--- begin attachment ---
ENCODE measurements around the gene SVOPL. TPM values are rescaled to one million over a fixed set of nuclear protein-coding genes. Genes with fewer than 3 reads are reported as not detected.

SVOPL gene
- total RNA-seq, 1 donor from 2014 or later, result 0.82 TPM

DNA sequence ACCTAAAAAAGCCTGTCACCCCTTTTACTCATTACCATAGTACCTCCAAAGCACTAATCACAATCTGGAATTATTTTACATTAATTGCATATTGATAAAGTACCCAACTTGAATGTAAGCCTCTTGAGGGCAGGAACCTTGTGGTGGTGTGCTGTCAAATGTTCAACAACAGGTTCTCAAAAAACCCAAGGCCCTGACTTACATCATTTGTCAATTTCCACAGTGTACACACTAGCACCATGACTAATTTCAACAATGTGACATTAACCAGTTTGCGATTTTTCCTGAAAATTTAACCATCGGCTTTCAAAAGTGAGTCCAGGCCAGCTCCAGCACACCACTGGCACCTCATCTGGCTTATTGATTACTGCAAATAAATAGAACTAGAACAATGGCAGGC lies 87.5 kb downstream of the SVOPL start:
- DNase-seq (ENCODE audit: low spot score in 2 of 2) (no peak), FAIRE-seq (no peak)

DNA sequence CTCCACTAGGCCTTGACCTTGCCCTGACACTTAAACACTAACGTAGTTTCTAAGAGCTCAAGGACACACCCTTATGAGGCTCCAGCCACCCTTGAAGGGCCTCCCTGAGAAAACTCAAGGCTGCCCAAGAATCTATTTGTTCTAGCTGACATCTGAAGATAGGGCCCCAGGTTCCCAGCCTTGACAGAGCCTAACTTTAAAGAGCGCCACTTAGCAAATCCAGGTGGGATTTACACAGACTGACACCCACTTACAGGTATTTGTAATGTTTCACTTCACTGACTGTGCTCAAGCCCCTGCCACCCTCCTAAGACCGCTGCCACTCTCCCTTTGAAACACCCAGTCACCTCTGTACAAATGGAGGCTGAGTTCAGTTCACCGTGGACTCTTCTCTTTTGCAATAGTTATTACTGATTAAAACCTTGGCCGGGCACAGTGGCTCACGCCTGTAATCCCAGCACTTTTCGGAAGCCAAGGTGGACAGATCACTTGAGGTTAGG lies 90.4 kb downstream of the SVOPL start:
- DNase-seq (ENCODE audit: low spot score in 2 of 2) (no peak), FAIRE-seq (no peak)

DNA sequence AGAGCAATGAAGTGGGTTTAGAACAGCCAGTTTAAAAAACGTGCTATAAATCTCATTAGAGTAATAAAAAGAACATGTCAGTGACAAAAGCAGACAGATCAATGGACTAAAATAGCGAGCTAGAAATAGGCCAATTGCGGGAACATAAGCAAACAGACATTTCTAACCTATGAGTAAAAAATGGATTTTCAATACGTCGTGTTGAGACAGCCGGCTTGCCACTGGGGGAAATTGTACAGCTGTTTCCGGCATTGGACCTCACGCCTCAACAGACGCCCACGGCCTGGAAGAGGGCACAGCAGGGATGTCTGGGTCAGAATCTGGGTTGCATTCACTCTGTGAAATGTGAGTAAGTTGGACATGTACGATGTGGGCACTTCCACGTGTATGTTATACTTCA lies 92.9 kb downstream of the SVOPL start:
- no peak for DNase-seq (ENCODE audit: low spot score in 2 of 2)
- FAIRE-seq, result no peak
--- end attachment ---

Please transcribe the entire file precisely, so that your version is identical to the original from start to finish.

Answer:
ENCODE measurements around the gene SVOPL. TPM values are rescaled to one million over a fixed set of nuclear protein-coding genes. Genes with fewer than 3 reads are reported as not detected.

SVOPL gene
- total RNA-seq, 1 donor from 2014 or later, result 0.82 TPM

DNA sequence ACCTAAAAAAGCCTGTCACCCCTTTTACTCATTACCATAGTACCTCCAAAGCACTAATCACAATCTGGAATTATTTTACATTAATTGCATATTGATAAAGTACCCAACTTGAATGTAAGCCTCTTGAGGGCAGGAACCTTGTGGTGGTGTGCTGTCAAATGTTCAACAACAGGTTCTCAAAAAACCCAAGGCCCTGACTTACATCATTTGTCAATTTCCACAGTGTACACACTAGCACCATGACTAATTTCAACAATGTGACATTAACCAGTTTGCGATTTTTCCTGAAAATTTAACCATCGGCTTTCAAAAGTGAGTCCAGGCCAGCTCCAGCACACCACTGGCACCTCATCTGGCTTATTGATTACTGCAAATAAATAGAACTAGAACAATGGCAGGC lies 87.5 kb downstream of the SVOPL start:
- DNase-seq (ENCODE audit: low spot score in 2 of 2) (no peak), FAIRE-seq (no peak)

DNA sequence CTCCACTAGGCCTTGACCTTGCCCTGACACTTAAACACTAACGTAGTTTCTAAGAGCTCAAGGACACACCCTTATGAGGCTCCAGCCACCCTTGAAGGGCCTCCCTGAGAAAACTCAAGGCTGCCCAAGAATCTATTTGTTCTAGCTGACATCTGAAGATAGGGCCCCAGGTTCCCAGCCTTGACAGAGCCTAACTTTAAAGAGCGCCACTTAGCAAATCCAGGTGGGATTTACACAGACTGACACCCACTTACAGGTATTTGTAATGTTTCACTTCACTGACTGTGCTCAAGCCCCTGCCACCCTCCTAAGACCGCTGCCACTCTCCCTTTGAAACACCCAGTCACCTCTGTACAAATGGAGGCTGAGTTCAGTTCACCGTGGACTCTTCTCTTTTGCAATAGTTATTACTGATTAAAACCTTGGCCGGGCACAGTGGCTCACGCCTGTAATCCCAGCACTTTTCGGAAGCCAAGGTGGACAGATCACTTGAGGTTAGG lies 90.4 kb downstream of the SVOPL start:
- DNase-seq (ENCODE audit: low spot score in 2 of 2) (no peak), FAIRE-seq (no peak)

DNA sequence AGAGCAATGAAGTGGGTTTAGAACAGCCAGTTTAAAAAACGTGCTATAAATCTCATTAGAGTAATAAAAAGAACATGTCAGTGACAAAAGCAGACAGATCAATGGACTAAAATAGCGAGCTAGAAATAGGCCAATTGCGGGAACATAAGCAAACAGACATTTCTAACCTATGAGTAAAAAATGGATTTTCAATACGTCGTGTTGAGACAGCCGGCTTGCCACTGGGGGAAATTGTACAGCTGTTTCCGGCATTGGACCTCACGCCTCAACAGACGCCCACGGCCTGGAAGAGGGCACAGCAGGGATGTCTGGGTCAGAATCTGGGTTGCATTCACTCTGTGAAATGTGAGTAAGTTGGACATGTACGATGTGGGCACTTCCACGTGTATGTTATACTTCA lies 92.9 kb downstream of the SVOPL start:
- no peak for DNase-seq (ENCODE audit: low spot score in 2 of 2)
- FAIRE-seq, result no peak